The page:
As the Pipeline and Hazardous Materials Safety Administration (PHMSA) and the natural gas industry move toward enforcement of thorough record keeping, the importance of a professional engineer (PE) seal on all drawings is highlighted and a sealed drawing is becoming the expectation. As of 2022, over half of the 50 states in the United States still allow for natural gas infrastructure projects to be exempt from requiring PE approval and stamping. The National Transportation Safety Board (NTSB) is now recommending that all states require licensed PE approval and stamping before projects go into construction.

Sealing engineering drawings is already a standard practice for many engineering firms, even before this recent industry push. A sealed drawing confirms a qualified individual, as designated by the state where the project is located, has reviewed and signed off on the drawing. Often, newer engineers will be tasked with most of the detailed design tasks, so the process of a PE stamp of approval fosters mentorship on projects and provides for a stronger team. A PE will meet with a less experienced engineer in training to review design corrections, drawing changes and industry best practices, which will promote continuous professional improvement through collaboration and discussion.

The PE sealing signifies not only a commitment to quality but also confirms to agencies, permitting entities, and local, state and federal governments that a thorough quality process was followed. In particular, railroads, environmental agencies and departments of transportation frequently require a stamp of approval from a PE before allowing project construction.

A sealed drawing signifies that a PE has checked for constructability, cross-discipline coordination and possible design conflicts. It also verifies that all calculations are complete, correct and filed for project closeout. This proactive approach means that project stakeholders understand that the licensed PE is responsible for following industry best practices and has checked the project against current and new regulations.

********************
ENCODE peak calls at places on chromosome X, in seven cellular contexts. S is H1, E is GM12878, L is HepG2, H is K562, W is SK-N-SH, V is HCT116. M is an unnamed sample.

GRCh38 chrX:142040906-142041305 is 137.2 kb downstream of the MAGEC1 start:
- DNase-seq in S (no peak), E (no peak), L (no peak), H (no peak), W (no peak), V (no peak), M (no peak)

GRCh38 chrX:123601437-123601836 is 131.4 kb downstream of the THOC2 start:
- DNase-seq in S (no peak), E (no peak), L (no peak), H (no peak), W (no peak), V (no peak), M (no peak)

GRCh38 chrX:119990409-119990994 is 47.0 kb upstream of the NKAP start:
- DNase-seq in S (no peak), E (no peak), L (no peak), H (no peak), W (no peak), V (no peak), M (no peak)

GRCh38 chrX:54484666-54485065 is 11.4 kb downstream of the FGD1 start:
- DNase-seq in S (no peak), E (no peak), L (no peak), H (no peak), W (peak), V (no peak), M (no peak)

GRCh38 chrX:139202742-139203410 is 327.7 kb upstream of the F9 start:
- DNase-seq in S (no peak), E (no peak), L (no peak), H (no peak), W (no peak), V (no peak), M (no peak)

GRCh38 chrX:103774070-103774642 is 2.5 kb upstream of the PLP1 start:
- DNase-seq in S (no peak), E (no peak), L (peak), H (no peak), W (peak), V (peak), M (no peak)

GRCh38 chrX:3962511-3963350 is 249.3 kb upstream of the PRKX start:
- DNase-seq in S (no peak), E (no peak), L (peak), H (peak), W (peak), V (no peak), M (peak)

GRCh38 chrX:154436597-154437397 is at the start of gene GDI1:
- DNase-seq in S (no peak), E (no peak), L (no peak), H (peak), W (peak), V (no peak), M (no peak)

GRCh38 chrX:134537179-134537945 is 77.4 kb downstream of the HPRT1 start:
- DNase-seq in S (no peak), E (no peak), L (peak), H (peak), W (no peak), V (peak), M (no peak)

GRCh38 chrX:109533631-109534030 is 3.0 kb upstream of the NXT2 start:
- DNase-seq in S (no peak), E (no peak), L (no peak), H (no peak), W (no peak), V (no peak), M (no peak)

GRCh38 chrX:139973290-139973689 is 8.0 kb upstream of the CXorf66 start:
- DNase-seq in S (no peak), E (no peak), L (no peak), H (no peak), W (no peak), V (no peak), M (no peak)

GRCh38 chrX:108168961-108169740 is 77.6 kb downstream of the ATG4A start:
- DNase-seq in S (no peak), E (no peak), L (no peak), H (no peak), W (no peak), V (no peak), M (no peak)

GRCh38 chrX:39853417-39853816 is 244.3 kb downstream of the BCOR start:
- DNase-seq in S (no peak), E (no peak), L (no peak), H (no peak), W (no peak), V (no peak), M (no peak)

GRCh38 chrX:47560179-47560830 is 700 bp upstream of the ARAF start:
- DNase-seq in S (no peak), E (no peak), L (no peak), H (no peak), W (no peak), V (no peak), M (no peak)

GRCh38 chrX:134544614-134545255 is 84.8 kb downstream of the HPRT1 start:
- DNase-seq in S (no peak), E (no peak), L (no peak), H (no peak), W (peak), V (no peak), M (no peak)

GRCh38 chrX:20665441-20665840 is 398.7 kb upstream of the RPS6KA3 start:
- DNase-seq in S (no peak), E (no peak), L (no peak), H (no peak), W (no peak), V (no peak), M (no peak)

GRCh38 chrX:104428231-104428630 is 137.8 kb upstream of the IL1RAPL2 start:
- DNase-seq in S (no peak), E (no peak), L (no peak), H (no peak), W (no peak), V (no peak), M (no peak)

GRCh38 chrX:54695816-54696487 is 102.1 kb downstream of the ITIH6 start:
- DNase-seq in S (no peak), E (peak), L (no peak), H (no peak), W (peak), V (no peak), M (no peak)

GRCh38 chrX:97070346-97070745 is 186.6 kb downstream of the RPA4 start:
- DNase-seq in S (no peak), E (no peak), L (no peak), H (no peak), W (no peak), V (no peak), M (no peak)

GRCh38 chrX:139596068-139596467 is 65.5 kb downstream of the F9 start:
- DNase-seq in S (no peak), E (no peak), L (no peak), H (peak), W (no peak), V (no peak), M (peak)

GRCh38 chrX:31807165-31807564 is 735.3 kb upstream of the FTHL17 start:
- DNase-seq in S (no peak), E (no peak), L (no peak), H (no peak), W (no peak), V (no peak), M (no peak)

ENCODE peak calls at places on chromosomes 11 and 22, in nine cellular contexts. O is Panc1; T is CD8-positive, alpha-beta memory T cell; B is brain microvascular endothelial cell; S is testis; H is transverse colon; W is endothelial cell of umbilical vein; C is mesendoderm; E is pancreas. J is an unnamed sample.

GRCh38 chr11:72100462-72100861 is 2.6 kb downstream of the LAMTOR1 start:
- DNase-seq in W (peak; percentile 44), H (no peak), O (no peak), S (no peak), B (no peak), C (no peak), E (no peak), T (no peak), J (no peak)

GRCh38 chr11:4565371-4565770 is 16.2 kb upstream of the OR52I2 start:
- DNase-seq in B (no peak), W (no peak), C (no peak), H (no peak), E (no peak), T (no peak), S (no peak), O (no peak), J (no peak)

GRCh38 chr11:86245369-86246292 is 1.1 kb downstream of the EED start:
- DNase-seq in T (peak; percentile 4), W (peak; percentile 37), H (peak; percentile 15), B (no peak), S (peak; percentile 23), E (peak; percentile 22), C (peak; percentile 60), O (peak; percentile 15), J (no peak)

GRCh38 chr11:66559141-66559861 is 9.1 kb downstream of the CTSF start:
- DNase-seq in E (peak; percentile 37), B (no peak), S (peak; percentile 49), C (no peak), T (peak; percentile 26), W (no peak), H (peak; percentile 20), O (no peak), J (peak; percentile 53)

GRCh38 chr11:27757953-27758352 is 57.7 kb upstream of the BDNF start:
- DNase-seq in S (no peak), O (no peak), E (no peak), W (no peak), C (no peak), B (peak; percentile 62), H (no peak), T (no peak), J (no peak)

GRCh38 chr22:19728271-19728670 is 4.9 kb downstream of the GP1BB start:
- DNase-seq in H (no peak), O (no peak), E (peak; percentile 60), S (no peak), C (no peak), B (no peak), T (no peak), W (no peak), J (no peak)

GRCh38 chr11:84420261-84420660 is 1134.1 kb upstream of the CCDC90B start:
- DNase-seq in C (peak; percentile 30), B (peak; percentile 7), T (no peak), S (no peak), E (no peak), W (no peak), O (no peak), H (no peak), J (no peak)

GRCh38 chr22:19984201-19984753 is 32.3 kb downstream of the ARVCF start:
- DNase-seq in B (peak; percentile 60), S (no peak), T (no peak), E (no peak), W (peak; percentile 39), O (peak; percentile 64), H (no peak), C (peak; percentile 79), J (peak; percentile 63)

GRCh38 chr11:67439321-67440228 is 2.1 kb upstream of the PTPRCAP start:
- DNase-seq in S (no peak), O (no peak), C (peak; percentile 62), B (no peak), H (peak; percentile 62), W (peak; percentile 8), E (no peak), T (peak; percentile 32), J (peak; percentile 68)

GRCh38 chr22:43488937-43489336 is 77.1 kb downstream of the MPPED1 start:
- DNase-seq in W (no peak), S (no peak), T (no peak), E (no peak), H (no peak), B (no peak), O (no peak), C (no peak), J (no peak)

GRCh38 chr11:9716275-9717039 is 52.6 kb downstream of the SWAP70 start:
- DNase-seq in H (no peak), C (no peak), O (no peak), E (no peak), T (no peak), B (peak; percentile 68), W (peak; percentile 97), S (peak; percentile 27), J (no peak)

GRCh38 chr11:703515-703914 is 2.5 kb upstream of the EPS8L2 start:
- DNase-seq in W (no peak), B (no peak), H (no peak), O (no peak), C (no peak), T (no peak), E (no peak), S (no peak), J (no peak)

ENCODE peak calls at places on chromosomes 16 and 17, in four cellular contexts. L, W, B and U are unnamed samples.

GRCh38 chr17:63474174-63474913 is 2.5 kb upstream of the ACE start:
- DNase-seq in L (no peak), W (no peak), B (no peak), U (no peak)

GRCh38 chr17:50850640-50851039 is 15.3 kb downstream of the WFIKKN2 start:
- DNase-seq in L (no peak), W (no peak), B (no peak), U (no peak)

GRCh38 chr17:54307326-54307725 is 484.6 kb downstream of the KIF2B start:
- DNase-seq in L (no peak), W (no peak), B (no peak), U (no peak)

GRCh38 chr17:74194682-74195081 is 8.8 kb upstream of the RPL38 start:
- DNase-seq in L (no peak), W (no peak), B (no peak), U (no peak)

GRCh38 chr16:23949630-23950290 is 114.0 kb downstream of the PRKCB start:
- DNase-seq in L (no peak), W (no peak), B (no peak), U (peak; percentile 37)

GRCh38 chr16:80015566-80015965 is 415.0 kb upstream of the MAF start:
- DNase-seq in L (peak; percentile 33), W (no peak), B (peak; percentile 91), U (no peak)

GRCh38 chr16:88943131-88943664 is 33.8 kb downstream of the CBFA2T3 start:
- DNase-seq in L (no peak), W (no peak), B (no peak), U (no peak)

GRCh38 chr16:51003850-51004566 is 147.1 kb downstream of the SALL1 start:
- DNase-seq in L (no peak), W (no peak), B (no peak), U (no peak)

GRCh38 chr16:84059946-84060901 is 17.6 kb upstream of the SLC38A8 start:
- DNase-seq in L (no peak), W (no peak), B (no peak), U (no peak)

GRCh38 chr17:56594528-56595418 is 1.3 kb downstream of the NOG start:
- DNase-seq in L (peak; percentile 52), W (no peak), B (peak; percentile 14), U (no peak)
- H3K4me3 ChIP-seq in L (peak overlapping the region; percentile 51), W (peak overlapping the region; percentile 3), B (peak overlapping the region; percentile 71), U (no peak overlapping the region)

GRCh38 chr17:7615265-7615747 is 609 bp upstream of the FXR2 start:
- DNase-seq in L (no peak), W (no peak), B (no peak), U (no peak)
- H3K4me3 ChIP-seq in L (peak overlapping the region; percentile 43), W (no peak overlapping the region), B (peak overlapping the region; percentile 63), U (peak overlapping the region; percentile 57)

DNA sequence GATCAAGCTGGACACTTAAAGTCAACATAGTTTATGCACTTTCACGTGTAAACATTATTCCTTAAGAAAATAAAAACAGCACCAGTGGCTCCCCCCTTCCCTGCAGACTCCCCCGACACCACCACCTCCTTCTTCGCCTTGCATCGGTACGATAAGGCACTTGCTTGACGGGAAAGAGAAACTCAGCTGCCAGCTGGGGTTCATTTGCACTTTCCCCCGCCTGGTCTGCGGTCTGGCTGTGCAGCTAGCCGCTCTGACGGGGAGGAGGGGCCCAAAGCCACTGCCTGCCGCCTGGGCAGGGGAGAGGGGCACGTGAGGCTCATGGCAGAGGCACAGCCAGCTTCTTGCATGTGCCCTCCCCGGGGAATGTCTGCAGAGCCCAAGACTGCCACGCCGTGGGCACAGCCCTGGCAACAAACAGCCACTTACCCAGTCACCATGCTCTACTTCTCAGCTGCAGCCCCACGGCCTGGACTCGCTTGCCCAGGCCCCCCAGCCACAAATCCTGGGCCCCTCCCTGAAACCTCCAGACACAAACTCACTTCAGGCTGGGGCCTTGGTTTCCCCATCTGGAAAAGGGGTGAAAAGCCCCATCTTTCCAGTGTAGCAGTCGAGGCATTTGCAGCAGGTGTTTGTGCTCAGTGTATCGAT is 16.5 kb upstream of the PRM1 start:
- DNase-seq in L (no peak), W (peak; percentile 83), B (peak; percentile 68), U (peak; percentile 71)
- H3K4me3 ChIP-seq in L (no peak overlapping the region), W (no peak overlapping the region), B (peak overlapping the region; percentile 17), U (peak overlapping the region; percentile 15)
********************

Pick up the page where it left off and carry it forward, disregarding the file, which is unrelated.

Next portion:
Having a drawing sealed by a licensed PE reiterates the importance of quality as the final piece of a comprehensive quality process. This is crucial for providing clients support and keeping a project on schedule. Lacking a PE seal on a drawing can cause project delays, ultimately costing clients time and money. By bringing in a PE to oversee the design process and approve project drawings, the team takes a proactive approach to have responsibility over the entire project.


Navigating compliance and constructing a project that hits the target can be tricky. Discover the benefits of having an experienced team on your side for your natural gas pipeline needs.

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Madeleine Turk, PE, is an assistant department manager in the pipelines section at Burns & McDonnell, working out of the firm’s Chicago office. She has extensive experience helping pipeline clients implement successful project solutions.